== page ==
MIT McGovern Institute Scientific Advisor Jill Crittenden, Ph.D., led the McGovern tours. She was an integral member of the MIT Museum Dana Center planning grant team from the start.
Q: The goal of the Dana Center project is to develop activities that benefit from the contributions of neuroscientists, ELSI scholars, and public engagement, while providing value to people from all three domains. Did participating in the McGovern tours show you ways that these domains might influence each other? Did you derive unique value from working on an activity where these domains intersect?
Jill Crittenden: We’ve given younger students tours of the McGovern Institute before. But in the past, we did typical tours, pedagogical ones, with no involvement from ELSI scholars or public engagement specialists. These tours were different. We worked with ethicist Stephanie Bird, who is also a neuroscientist affiliated with MIT, who gave a presentation to the McGovern neuroscientists about ethical considerations. We worked with the teacher of the sixth grade students we hosted during these tours, to help prepare him to teach them about ethics. He said that was really exciting for him, as he’d never included an ethical component in his classroom before. The kids also seemed really engaged by the ethical questions when they were here. At MIT, we—the neuroscientists—work with lawyers and ethicists. Those jobs are part of the neuroscience academic track. It’s important to have kids interested in those roles too.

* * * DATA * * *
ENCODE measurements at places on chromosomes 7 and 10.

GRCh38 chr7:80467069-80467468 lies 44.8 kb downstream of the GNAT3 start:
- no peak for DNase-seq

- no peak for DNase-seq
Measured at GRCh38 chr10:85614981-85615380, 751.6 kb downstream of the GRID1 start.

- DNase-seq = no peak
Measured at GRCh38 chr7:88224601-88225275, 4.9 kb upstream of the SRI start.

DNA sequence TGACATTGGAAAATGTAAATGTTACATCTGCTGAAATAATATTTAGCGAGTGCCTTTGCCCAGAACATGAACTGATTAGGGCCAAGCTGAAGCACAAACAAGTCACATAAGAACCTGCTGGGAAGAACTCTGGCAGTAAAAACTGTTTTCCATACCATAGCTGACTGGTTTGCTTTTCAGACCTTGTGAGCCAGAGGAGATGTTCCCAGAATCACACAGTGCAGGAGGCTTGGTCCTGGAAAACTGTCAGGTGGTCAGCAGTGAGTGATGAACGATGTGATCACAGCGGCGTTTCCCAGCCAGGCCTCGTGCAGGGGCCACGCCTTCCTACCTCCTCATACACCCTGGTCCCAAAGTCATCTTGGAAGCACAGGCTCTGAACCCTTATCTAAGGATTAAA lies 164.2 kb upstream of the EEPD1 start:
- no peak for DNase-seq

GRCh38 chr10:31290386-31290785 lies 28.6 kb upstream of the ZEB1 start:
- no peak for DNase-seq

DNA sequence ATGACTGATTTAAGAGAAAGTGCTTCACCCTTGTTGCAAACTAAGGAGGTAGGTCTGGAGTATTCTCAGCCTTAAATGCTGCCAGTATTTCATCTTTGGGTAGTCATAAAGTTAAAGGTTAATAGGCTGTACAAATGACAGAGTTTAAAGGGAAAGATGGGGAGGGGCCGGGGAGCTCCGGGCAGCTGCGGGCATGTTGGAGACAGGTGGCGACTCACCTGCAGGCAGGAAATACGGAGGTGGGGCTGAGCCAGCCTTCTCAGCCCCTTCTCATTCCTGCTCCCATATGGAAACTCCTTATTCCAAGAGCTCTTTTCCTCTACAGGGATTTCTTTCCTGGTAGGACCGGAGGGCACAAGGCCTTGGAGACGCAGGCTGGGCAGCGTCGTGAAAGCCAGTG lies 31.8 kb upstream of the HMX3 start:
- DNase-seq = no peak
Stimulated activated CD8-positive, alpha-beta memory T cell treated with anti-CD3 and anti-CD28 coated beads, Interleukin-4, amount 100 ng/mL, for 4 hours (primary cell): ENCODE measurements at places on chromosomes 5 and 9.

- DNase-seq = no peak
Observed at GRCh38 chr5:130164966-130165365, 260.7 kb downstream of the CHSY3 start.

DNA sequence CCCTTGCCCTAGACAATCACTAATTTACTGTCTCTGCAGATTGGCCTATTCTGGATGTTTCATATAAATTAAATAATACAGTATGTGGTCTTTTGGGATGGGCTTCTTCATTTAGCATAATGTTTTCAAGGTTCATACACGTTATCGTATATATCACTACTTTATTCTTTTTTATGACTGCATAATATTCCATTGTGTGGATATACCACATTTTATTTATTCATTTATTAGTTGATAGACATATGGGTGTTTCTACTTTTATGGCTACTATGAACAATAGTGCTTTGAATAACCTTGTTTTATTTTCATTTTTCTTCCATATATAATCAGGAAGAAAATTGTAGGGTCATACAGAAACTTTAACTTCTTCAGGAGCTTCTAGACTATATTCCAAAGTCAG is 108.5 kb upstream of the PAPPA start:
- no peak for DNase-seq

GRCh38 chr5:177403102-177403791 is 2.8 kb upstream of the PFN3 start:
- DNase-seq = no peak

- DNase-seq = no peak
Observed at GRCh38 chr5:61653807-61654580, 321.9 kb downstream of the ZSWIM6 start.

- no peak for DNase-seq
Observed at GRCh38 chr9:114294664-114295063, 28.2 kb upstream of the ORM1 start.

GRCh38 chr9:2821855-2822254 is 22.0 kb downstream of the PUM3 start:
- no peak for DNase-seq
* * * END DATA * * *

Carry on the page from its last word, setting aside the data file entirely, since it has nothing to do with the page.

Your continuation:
Working with the public engagement specialists from the museum was a new experience for us as well. We learned about ways to engage the students—for instance, by talking to them afterwards to see what worked for them. That’s something the MIT Museum does frequently.